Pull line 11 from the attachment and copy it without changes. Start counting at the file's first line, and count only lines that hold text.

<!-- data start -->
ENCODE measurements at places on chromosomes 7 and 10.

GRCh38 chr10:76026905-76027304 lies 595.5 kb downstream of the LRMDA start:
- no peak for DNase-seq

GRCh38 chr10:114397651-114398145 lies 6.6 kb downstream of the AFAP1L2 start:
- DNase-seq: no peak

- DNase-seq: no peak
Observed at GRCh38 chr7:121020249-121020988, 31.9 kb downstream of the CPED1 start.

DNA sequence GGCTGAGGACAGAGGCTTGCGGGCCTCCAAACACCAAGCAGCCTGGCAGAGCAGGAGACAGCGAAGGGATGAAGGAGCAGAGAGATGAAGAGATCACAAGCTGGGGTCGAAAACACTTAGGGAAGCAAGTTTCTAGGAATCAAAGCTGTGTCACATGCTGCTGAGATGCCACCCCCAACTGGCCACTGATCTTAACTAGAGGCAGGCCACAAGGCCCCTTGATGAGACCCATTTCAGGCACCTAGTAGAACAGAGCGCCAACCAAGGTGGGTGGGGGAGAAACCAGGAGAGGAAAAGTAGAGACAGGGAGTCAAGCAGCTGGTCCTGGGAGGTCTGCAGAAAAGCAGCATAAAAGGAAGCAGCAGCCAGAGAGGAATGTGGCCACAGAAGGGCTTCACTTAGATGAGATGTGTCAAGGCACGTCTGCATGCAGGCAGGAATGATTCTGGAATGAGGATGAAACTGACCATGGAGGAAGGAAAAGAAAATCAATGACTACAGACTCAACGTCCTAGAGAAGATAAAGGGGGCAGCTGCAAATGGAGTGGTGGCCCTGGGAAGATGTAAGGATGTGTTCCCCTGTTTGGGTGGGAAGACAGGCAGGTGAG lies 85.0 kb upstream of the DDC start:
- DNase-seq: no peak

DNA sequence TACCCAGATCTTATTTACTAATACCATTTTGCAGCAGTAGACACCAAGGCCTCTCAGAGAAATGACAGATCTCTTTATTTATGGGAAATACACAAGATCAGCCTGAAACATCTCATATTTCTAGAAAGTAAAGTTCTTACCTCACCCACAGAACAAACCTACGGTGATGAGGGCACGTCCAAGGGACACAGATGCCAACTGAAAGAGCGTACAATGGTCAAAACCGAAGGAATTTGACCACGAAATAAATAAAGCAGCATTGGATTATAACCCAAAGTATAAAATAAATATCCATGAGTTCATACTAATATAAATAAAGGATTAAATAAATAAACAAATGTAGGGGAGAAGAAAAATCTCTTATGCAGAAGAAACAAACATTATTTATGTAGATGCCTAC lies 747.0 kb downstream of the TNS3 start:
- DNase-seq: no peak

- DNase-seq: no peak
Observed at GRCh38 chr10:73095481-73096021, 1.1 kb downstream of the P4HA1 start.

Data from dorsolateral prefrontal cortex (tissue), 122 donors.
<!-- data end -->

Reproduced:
- DNase-seq: no peak